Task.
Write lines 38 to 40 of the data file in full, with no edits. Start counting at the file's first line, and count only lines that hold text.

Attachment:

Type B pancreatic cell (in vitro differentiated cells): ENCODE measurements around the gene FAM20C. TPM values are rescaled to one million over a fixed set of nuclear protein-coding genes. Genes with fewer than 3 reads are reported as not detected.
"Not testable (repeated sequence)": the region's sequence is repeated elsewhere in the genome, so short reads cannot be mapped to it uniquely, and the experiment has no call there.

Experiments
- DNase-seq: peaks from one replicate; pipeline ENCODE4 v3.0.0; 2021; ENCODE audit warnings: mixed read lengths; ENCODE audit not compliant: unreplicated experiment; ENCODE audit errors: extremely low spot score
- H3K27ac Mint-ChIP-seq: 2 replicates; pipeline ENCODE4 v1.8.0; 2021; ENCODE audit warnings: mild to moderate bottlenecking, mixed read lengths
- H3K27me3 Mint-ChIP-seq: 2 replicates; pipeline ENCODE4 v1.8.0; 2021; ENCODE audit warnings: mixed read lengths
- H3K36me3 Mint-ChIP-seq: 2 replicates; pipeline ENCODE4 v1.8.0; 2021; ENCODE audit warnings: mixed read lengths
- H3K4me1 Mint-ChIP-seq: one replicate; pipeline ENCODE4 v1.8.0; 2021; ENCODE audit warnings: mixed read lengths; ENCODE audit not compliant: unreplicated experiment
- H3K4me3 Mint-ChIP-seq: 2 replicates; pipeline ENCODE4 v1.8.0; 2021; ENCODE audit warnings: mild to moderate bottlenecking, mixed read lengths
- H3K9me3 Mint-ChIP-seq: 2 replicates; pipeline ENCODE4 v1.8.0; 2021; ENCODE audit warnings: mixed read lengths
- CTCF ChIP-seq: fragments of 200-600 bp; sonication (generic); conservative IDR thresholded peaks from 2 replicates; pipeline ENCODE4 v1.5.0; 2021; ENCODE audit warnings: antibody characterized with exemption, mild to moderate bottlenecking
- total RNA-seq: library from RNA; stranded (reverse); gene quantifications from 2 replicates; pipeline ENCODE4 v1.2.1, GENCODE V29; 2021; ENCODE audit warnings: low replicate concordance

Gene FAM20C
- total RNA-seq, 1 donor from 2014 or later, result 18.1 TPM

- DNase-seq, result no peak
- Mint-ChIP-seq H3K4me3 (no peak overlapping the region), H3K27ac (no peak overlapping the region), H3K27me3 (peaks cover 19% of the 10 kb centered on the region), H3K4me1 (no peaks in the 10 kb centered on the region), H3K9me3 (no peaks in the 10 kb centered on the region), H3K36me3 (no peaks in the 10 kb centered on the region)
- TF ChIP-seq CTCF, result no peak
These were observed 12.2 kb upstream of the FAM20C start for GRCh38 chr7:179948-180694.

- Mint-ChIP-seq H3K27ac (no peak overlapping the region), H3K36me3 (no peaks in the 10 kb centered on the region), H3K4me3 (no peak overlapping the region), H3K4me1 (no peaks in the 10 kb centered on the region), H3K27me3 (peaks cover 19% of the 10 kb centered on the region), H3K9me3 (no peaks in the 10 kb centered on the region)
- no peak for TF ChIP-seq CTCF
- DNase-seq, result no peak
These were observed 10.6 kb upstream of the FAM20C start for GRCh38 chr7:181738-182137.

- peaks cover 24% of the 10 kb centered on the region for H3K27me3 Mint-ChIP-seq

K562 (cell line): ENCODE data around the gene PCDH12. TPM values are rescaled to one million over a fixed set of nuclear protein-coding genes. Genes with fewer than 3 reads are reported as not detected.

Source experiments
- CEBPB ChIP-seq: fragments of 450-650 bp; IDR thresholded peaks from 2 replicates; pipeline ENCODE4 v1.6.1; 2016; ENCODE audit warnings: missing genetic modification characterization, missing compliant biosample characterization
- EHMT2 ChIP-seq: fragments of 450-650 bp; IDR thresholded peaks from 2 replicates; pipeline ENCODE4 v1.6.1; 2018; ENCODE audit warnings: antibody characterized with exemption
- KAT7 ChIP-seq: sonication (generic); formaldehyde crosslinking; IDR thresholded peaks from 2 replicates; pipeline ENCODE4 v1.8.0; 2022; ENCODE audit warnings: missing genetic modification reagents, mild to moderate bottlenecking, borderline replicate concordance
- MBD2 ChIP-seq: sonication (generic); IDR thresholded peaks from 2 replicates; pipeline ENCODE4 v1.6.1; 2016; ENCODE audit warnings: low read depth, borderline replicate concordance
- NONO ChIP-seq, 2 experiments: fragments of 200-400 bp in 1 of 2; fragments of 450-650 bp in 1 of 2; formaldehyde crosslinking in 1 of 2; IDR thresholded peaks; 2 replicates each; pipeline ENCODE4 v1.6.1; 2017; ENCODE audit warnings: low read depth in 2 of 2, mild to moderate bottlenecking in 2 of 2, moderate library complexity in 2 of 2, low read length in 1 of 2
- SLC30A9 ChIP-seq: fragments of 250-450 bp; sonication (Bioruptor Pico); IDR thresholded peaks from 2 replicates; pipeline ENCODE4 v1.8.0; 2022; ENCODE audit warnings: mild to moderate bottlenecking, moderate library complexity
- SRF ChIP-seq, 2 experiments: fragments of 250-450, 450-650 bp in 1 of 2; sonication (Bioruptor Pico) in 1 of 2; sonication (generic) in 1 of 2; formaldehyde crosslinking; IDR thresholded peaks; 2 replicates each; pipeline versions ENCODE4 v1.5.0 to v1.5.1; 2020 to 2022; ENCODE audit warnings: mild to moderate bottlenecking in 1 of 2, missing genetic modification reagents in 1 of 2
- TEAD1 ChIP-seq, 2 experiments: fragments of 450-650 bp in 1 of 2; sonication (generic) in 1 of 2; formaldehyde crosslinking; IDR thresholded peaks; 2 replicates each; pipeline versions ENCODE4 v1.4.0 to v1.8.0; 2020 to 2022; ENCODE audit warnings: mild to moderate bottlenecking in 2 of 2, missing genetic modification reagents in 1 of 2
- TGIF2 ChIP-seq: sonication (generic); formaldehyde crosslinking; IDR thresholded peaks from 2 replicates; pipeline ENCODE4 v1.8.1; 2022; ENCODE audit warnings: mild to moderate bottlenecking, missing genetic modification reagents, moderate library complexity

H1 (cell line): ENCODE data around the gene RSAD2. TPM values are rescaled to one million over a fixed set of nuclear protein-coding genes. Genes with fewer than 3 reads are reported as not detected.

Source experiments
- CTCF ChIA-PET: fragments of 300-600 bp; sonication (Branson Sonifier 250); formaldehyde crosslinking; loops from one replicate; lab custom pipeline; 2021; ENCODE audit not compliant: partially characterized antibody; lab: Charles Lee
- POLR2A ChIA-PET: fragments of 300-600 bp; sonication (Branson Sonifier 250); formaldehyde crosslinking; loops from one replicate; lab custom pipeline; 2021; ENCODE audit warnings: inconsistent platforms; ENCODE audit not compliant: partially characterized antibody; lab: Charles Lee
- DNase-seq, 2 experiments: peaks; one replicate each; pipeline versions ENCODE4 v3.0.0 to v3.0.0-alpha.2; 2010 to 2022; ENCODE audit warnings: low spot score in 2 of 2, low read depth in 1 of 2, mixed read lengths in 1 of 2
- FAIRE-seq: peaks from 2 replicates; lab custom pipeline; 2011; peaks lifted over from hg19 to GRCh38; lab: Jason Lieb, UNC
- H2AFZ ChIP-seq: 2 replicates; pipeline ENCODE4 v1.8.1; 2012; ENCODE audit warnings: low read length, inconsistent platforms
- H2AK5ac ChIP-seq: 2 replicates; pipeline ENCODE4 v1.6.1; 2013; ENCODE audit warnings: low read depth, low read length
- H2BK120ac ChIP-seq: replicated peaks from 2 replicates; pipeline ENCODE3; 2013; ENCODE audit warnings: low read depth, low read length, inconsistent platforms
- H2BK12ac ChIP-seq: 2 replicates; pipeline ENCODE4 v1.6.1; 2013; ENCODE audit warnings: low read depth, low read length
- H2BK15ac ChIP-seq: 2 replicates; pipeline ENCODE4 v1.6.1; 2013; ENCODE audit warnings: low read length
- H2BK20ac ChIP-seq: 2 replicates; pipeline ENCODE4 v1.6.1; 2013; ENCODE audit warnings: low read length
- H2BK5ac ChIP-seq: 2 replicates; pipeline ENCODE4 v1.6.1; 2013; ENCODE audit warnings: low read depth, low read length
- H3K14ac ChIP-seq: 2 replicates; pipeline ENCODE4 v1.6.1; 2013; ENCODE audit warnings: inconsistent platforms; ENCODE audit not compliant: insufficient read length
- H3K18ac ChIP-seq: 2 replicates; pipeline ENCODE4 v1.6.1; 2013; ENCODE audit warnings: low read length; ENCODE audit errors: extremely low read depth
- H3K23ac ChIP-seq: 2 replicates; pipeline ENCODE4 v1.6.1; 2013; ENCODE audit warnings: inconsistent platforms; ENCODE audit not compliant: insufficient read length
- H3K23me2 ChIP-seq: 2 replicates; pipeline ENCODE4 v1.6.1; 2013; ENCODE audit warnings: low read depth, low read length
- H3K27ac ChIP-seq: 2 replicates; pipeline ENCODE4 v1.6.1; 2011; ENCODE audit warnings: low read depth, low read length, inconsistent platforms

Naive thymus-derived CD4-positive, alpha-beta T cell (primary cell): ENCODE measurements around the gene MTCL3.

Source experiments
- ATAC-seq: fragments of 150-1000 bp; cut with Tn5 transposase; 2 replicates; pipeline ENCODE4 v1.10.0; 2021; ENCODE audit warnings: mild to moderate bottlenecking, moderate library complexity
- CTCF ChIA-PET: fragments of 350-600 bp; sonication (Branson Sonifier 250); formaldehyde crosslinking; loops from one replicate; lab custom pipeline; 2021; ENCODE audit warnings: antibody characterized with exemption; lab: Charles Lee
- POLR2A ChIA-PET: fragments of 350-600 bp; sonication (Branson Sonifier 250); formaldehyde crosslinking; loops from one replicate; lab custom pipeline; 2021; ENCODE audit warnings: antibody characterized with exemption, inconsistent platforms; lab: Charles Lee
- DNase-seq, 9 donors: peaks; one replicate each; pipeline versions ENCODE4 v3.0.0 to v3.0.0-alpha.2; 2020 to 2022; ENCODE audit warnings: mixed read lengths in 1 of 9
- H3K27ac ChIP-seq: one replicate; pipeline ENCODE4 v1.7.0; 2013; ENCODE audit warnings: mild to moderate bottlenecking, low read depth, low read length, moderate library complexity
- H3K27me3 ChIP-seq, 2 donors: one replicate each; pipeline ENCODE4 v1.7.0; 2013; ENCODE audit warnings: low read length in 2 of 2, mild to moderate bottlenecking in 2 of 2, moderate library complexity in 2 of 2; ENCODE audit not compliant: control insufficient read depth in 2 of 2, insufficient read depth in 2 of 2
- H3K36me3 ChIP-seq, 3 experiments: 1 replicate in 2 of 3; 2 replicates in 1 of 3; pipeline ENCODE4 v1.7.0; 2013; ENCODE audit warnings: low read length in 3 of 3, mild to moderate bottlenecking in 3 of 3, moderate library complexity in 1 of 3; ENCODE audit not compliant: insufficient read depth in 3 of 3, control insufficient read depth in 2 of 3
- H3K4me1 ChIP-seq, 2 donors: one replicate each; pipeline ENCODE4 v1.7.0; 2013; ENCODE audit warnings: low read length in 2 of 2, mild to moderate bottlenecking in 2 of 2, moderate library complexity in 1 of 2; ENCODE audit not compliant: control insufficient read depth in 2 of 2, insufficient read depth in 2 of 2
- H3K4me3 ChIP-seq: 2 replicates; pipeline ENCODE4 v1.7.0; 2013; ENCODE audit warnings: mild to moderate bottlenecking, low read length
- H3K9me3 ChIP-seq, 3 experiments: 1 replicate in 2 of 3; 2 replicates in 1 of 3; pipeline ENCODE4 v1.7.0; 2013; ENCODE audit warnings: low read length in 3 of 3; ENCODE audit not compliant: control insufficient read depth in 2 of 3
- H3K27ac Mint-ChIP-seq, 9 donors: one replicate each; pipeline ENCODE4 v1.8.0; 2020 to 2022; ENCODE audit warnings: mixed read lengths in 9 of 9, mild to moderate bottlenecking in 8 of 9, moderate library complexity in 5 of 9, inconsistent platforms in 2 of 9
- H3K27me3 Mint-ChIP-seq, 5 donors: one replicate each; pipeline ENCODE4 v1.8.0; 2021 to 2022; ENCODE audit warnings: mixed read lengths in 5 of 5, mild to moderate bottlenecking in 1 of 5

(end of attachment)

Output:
- POLR2A ChIA-PET: fragments of 300-600 bp; sonication (Branson Sonifier 250); formaldehyde crosslinking; loops from one replicate; lab custom pipeline; 2021; ENCODE audit warnings: inconsistent platforms; ENCODE audit not compliant: partially characterized antibody; lab: Charles Lee
- DNase-seq, 2 experiments: peaks; one replicate each; pipeline versions ENCODE4 v3.0.0 to v3.0.0-alpha.2; 2010 to 2022; ENCODE audit warnings: low spot score in 2 of 2, low read depth in 1 of 2, mixed read lengths in 1 of 2
- FAIRE-seq: peaks from 2 replicates; lab custom pipeline; 2011; peaks lifted over from hg19 to GRCh38; lab: Jason Lieb, UNC